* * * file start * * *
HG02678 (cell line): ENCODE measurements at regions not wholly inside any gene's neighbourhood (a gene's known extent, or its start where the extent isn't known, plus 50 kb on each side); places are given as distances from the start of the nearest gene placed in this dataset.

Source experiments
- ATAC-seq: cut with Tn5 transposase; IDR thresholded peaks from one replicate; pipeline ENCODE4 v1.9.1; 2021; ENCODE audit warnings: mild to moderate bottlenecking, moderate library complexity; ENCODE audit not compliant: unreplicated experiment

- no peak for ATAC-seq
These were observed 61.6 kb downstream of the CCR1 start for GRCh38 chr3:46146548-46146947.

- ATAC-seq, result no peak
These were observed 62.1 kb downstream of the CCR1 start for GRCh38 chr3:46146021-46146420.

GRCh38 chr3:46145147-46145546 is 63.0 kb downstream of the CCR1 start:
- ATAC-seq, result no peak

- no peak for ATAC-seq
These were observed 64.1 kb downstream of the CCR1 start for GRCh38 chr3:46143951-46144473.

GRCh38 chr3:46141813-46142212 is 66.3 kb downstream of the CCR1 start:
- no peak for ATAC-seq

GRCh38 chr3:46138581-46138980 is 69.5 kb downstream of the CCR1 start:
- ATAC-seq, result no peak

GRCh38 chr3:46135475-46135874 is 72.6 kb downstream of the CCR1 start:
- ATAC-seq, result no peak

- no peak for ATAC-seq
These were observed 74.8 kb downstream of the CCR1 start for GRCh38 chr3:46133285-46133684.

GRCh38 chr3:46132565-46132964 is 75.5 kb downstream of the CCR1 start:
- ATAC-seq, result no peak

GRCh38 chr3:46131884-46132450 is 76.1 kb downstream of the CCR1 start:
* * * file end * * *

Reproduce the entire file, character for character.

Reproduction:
HG02678 (cell line): ENCODE measurements at regions not wholly inside any gene's neighbourhood (a gene's known extent, or its start where the extent isn't known, plus 50 kb on each side); places are given as distances from the start of the nearest gene placed in this dataset.

Source experiments
- ATAC-seq: cut with Tn5 transposase; IDR thresholded peaks from one replicate; pipeline ENCODE4 v1.9.1; 2021; ENCODE audit warnings: mild to moderate bottlenecking, moderate library complexity; ENCODE audit not compliant: unreplicated experiment

- no peak for ATAC-seq
These were observed 61.6 kb downstream of the CCR1 start for GRCh38 chr3:46146548-46146947.

- ATAC-seq, result no peak
These were observed 62.1 kb downstream of the CCR1 start for GRCh38 chr3:46146021-46146420.

GRCh38 chr3:46145147-46145546 is 63.0 kb downstream of the CCR1 start:
- ATAC-seq, result no peak

- no peak for ATAC-seq
These were observed 64.1 kb downstream of the CCR1 start for GRCh38 chr3:46143951-46144473.

GRCh38 chr3:46141813-46142212 is 66.3 kb downstream of the CCR1 start:
- no peak for ATAC-seq

GRCh38 chr3:46138581-46138980 is 69.5 kb downstream of the CCR1 start:
- ATAC-seq, result no peak

GRCh38 chr3:46135475-46135874 is 72.6 kb downstream of the CCR1 start:
- ATAC-seq, result no peak

- no peak for ATAC-seq
These were observed 74.8 kb downstream of the CCR1 start for GRCh38 chr3:46133285-46133684.

GRCh38 chr3:46132565-46132964 is 75.5 kb downstream of the CCR1 start:
- ATAC-seq, result no peak

GRCh38 chr3:46131884-46132450 is 76.1 kb downstream of the CCR1 start: